Reflection: Lesson Planning Developing a Thesis/Claim for Your Cause and Effect Research Essay - Section 1: Introduction and Context


It is important at the outset to make certain students are actually writing a cause and effect.  Over the years students get the concept confused with a "report" or an "editorial"  -- the former is informative without being provocative and the later is provocative without being informative.

I have two examples from recent memory ...

1. This year a student wrote her paper on the methods for animal cloning.  She assumed that "animal cloning" was a real issue in our country.  The number of animals ever cloned can be counted on your hands and the cost is essentially prohibitive to most regular folks.  This is not an issue, and it it was, what does cause it?  Can that be determined.

2. Last year a student wrote an essay about the US's relationship with Israel, but he never discussed any controversy in regards to that relationship.  He wrote an excellent "report" of US/Israeli relations, but he never identified a problem with this relationship.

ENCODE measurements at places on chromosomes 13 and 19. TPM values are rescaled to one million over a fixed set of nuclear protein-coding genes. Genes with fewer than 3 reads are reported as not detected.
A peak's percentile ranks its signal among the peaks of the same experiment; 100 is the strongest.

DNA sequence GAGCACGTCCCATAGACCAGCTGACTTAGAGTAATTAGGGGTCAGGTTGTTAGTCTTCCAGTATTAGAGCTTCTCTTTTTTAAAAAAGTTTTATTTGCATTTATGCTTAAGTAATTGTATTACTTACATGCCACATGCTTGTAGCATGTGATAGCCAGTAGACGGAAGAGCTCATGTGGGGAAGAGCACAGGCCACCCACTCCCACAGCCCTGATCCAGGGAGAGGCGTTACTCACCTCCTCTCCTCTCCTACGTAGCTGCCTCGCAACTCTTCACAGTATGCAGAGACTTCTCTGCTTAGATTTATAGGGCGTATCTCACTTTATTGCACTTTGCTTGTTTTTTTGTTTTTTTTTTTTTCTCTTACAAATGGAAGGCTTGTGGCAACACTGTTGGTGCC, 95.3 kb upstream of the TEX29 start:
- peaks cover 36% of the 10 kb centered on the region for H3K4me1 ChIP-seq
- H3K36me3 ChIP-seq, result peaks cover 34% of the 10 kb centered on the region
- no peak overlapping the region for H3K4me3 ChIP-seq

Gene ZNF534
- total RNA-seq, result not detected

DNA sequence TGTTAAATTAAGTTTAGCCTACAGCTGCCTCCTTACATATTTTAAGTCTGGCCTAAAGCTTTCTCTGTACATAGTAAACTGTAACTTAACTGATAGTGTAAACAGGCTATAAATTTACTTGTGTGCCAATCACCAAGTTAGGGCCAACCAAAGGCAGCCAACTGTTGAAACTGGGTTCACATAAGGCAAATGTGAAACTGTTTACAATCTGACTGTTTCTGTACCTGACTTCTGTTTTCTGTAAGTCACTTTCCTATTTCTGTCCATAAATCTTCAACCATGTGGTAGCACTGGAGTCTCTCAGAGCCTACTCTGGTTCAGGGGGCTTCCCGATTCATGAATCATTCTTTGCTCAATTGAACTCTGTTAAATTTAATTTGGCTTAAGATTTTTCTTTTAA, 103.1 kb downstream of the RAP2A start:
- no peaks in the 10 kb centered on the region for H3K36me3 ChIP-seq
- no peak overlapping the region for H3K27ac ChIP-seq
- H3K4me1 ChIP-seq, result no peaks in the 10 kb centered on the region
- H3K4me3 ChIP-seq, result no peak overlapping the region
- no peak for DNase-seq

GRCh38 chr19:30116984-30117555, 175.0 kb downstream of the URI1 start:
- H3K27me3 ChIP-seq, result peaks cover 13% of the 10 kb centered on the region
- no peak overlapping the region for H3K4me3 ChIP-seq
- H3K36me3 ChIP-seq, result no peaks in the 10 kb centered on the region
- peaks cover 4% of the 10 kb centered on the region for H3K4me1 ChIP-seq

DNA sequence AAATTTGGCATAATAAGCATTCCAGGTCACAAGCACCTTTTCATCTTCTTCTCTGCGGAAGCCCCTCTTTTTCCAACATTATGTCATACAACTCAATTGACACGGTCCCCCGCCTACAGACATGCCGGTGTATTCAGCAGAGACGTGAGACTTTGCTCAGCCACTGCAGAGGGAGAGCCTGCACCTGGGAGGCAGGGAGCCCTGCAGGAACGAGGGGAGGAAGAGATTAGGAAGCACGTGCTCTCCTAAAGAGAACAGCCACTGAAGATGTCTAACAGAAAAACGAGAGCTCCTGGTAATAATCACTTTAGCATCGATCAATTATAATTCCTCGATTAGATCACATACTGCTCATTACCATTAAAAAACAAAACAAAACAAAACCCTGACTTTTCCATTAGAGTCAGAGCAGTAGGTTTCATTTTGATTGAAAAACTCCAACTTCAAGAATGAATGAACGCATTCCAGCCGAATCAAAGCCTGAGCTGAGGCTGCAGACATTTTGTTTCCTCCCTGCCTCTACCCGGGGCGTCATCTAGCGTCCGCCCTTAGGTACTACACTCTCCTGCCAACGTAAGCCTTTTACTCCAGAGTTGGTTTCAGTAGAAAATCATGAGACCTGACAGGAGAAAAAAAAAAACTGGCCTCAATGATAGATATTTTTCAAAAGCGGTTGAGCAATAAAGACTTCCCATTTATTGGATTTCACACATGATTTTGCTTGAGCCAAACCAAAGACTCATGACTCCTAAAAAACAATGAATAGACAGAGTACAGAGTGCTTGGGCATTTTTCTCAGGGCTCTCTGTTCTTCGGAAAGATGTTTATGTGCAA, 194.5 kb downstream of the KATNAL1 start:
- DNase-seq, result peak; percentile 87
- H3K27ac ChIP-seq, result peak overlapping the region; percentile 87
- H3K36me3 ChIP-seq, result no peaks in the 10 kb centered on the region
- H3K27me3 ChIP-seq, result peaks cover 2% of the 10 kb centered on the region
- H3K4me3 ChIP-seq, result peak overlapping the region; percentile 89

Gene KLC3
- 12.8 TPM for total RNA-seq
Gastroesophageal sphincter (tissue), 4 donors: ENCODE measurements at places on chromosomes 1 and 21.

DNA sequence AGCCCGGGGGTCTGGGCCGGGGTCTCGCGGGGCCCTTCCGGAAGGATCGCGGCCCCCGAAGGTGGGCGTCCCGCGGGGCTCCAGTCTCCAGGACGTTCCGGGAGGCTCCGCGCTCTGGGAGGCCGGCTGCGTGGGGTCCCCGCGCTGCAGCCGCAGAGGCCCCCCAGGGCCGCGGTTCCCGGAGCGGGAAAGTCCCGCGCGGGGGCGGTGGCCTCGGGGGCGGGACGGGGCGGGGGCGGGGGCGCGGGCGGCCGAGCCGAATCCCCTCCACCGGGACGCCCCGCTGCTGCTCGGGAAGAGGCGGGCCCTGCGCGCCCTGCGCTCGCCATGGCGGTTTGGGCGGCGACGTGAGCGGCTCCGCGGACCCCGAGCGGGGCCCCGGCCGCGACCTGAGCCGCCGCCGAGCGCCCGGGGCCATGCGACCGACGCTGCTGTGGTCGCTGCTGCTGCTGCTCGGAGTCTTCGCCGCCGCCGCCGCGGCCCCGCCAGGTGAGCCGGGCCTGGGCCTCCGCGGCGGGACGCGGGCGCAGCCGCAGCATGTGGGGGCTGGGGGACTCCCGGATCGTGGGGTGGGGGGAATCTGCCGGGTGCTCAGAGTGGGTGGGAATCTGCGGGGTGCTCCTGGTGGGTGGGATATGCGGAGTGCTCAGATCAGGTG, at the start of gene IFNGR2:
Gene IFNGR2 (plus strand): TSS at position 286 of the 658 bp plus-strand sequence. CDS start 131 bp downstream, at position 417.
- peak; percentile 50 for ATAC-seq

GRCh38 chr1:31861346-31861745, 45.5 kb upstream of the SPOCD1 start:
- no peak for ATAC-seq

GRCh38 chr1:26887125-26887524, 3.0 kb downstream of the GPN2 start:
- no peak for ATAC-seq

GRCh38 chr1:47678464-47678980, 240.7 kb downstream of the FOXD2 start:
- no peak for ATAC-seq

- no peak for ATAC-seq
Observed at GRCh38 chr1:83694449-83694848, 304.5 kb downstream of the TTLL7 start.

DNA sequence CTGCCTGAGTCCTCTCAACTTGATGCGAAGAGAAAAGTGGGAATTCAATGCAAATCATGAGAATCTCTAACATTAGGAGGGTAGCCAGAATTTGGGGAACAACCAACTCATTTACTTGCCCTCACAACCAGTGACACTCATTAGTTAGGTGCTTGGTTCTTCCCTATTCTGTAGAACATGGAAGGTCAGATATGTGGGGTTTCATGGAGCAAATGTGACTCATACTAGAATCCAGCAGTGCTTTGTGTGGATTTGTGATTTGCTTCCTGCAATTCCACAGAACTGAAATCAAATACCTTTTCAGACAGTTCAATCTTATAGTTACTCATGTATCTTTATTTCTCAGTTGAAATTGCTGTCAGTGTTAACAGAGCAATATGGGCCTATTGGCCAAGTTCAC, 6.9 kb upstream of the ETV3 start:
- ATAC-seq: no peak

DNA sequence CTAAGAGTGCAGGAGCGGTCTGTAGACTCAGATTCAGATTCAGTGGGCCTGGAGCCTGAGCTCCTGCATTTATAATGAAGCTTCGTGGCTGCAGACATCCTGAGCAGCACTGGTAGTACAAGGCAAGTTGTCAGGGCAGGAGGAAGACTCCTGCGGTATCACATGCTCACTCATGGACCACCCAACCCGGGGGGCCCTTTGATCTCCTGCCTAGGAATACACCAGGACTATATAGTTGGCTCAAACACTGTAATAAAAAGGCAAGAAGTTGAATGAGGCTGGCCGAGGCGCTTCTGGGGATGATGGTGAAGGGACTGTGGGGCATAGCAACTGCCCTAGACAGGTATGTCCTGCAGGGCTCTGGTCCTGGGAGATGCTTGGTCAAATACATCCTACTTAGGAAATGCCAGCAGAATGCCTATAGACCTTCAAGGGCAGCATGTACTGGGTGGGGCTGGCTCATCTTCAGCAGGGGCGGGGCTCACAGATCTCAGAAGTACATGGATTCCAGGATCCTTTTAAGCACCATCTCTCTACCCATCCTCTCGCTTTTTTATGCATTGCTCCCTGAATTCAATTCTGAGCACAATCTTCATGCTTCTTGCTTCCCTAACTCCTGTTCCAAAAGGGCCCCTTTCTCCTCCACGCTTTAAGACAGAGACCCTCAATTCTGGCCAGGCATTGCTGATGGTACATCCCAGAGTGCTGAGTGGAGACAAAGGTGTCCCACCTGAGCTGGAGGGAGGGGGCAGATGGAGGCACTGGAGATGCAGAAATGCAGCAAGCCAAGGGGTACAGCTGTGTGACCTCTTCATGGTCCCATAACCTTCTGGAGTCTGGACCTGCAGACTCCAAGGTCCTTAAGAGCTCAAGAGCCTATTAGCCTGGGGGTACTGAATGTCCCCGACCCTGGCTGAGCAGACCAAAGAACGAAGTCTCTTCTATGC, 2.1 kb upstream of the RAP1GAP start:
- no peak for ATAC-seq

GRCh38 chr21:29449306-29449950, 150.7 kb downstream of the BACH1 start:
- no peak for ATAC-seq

Keep a sharp eye out! 

  reflection re: C&E, editorials, and reports
  Lesson Planning: reflection re: C&E, editorials, and reports
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Developing a Thesis/Claim for Your Cause and Effect Research Essay

Unit 6: Writing a Cause & Effect (Researched Essay)
Lesson 2 of 5

Objective: SWBAT write a supportable thesis/claim for their cause and effect essays.

Big Idea: ... a strong thesis statement is the key to a cogent argument ...

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